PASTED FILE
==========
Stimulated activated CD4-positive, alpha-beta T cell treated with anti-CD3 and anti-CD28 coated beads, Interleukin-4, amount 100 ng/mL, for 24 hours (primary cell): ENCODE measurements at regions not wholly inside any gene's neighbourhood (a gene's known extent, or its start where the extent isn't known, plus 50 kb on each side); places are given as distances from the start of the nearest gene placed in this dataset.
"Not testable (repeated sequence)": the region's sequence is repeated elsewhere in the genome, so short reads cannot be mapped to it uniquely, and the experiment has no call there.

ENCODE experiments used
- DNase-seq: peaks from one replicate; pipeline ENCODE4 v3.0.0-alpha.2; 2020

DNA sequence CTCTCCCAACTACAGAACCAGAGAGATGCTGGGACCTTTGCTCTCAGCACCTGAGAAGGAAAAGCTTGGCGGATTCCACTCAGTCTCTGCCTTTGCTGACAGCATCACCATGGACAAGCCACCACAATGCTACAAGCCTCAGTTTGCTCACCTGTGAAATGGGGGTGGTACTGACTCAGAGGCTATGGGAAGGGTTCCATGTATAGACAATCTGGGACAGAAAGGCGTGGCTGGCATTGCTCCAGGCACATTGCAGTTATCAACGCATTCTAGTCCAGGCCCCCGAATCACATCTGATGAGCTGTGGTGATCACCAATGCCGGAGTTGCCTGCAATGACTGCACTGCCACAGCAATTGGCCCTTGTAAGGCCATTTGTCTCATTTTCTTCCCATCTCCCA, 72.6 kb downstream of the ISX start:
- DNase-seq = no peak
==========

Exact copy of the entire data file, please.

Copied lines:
Stimulated activated CD4-positive, alpha-beta T cell treated with anti-CD3 and anti-CD28 coated beads, Interleukin-4, amount 100 ng/mL, for 24 hours (primary cell): ENCODE measurements at regions not wholly inside any gene's neighbourhood (a gene's known extent, or its start where the extent isn't known, plus 50 kb on each side); places are given as distances from the start of the nearest gene placed in this dataset.
"Not testable (repeated sequence)": the region's sequence is repeated elsewhere in the genome, so short reads cannot be mapped to it uniquely, and the experiment has no call there.

ENCODE experiments used
- DNase-seq: peaks from one replicate; pipeline ENCODE4 v3.0.0-alpha.2; 2020

DNA sequence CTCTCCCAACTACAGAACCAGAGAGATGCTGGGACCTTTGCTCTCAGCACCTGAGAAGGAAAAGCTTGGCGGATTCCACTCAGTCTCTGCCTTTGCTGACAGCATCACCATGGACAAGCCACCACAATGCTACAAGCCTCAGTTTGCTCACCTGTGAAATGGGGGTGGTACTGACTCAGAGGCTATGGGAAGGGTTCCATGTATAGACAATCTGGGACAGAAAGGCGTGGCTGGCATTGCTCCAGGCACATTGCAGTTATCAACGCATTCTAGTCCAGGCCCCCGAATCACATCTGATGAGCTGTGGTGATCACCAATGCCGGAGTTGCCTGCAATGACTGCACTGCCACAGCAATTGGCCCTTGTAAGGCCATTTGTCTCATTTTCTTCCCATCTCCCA, 72.6 kb downstream of the ISX start:
- DNase-seq = no peak